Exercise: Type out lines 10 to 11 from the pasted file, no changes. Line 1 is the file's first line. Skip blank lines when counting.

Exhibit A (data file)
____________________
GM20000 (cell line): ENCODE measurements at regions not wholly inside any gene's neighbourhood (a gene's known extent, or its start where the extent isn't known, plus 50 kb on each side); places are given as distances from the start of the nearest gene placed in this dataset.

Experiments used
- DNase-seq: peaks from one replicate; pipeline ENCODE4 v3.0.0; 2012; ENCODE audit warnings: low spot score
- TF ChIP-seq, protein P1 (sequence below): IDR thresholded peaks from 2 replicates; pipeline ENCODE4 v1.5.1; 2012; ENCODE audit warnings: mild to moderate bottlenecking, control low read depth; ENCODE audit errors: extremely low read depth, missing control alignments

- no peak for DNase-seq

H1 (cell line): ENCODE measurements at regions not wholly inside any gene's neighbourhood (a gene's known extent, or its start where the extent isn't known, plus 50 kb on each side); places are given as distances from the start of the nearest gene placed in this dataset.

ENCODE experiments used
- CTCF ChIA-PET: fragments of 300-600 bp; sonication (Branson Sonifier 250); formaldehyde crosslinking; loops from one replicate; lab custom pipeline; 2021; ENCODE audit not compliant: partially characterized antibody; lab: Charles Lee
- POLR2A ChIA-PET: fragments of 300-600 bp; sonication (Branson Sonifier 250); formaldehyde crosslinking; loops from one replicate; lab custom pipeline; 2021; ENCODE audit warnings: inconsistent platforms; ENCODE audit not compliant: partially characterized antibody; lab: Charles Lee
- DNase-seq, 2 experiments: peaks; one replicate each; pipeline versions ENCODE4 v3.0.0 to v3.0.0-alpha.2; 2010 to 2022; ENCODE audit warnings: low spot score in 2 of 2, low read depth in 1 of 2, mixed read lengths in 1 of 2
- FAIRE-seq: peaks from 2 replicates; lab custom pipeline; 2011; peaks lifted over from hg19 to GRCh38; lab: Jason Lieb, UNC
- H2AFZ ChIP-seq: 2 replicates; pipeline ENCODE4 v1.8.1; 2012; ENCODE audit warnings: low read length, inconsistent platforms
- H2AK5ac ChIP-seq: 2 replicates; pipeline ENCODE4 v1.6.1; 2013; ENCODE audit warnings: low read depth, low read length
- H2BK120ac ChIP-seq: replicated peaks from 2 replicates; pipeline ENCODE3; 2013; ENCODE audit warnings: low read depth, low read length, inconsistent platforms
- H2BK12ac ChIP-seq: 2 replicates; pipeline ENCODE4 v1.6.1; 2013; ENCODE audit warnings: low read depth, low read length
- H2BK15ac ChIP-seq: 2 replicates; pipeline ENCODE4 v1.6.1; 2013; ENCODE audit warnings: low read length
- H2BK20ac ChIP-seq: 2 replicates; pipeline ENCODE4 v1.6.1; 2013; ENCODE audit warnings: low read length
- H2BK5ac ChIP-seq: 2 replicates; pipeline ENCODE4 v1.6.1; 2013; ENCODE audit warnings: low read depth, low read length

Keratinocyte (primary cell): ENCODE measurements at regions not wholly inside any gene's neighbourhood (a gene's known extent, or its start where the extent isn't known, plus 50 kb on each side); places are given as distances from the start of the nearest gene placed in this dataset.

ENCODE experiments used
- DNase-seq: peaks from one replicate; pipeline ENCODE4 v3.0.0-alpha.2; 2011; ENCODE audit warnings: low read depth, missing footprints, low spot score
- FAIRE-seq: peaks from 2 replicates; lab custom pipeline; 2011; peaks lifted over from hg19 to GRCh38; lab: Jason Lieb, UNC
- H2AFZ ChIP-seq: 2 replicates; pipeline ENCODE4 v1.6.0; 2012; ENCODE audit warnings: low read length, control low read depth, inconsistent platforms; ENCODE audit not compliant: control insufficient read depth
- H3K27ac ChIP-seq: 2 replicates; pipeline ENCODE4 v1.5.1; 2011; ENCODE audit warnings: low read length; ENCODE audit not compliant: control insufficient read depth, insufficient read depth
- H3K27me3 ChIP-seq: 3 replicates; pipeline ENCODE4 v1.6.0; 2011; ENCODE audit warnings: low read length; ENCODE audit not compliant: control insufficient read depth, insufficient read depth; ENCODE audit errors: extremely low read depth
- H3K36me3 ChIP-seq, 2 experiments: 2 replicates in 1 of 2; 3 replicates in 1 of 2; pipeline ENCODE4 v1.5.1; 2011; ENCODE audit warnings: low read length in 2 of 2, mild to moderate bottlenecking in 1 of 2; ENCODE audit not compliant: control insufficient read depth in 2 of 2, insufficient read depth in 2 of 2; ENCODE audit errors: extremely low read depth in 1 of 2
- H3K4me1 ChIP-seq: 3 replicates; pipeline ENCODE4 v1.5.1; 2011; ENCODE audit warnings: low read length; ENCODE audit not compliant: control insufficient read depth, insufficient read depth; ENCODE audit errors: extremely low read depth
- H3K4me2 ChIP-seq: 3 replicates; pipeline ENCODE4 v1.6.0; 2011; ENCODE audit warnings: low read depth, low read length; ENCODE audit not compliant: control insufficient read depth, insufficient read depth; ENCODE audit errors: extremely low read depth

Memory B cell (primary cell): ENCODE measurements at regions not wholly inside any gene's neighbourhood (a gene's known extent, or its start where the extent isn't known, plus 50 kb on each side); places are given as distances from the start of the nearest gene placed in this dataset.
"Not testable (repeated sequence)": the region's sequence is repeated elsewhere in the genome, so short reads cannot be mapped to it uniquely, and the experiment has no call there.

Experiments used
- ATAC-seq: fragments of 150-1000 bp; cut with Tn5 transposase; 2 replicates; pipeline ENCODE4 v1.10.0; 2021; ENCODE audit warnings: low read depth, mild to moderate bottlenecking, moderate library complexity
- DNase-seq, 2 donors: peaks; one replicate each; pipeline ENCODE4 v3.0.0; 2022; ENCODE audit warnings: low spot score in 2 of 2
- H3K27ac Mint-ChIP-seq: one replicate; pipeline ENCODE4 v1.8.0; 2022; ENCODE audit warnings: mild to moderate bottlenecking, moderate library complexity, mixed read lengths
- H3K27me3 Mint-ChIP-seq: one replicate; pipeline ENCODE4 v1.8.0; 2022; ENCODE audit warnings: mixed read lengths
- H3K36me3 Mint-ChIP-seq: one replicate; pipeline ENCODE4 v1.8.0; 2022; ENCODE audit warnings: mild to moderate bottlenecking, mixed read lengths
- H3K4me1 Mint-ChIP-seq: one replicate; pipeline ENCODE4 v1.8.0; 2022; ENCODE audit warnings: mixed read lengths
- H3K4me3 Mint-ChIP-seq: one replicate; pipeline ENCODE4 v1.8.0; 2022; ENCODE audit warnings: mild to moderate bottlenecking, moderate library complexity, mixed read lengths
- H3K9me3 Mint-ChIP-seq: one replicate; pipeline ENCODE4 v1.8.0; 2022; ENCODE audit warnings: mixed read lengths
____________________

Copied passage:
- DNase-seq, 2 experiments: peaks; one replicate each; pipeline versions ENCODE4 v3.0.0 to v3.0.0-alpha.2; 2010 to 2022; ENCODE audit warnings: low spot score in 2 of 2, low read depth in 1 of 2, mixed read lengths in 1 of 2
- FAIRE-seq: peaks from 2 replicates; lab custom pipeline; 2011; peaks lifted over from hg19 to GRCh38; lab: Jason Lieb, UNC